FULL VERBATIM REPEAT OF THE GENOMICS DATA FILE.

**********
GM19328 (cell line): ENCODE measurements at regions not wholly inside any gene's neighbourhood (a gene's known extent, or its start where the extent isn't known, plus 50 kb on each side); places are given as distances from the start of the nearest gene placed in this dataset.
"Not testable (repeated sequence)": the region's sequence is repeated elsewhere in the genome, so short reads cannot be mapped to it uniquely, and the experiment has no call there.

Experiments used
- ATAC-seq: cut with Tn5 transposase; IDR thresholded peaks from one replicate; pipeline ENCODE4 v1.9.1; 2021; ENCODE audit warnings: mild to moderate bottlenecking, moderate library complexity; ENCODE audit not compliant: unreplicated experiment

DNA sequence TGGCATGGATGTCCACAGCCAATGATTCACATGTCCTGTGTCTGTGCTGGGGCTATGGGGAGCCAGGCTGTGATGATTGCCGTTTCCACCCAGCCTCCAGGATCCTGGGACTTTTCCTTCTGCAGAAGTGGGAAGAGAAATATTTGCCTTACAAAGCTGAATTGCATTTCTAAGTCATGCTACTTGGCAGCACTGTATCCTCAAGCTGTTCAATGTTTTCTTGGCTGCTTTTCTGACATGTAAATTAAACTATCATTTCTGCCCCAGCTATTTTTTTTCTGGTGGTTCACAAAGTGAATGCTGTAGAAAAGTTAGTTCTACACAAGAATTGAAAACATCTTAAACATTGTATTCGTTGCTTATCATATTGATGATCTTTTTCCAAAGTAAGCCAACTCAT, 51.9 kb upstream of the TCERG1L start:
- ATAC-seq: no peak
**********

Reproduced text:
GM19328 (cell line): ENCODE measurements at regions not wholly inside any gene's neighbourhood (a gene's known extent, or its start where the extent isn't known, plus 50 kb on each side); places are given as distances from the start of the nearest gene placed in this dataset.
"Not testable (repeated sequence)": the region's sequence is repeated elsewhere in the genome, so short reads cannot be mapped to it uniquely, and the experiment has no call there.

Experiments used
- ATAC-seq: cut with Tn5 transposase; IDR thresholded peaks from one replicate; pipeline ENCODE4 v1.9.1; 2021; ENCODE audit warnings: mild to moderate bottlenecking, moderate library complexity; ENCODE audit not compliant: unreplicated experiment

DNA sequence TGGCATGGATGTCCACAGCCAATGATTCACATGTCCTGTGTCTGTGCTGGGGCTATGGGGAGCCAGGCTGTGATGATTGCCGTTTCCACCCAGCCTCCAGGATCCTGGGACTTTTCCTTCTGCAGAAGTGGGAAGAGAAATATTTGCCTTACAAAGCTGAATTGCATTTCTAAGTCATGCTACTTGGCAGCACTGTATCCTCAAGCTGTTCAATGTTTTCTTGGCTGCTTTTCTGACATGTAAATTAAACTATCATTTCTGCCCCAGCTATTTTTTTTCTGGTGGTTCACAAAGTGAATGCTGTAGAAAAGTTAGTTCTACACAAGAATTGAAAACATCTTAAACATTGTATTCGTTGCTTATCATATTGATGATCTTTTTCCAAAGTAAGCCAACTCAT, 51.9 kb upstream of the TCERG1L start:
- ATAC-seq: no peak